Last March, the District Court for the Northern District of California entered a final judgment in the Apple v. Samsung saga, awarding Apple almost $930 Million in damages for Samsung’s infringement of Apple’s trade dress, both registered and unregistered, and design and utility patents. After several appeals, the Federal Circuit announced that Apple’s trade dress is functional and remanded to the District Court for entry of final judgment on damages only pertaining to the various patent infringements.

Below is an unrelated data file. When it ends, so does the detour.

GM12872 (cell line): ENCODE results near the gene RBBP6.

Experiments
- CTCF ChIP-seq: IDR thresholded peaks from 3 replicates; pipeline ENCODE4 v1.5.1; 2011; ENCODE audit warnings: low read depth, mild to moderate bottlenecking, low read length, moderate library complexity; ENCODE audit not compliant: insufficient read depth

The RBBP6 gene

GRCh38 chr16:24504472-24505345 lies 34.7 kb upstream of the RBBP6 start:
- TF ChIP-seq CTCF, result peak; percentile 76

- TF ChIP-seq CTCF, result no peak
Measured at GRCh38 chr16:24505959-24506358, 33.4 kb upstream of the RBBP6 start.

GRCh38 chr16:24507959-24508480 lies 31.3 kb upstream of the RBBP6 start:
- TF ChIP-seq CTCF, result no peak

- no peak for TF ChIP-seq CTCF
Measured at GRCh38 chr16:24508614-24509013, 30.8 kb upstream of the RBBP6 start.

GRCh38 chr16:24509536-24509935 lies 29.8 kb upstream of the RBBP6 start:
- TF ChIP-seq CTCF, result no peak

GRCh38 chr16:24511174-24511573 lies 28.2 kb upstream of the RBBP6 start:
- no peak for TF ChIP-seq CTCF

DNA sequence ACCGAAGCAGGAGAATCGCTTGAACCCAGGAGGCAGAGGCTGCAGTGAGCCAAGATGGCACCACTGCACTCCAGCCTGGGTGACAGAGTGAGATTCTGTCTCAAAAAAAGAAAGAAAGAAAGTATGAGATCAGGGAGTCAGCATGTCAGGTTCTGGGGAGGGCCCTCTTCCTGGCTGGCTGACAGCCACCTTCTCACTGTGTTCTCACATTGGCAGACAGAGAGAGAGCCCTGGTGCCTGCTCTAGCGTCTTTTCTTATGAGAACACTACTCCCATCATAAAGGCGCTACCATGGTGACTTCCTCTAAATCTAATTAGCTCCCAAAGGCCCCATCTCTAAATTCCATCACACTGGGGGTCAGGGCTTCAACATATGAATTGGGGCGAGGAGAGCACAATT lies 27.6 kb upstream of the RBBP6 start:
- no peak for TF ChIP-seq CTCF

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Gibson originally introduced its “Flying V” Guitar shape in 1958, but waitied until 2010 to file an application in the European Union Intellectual Property Office to protect the iconic shape as trade dress. A German guitar manufacturer challenged Gibson’s exclusive right to the guitar shape. After nine years and two appeals, a panel of three judges sitting on the the European Union General Court has determined that, while the shape may have been very original when it was originally released, the current presence on the market of a number of similar shapes makes it unlikely that consumers will regard one particular shape as belonging to a specific manufacturer. The General Court made this finding despite Gibson’s submission of survey evidence in eight European Union countries.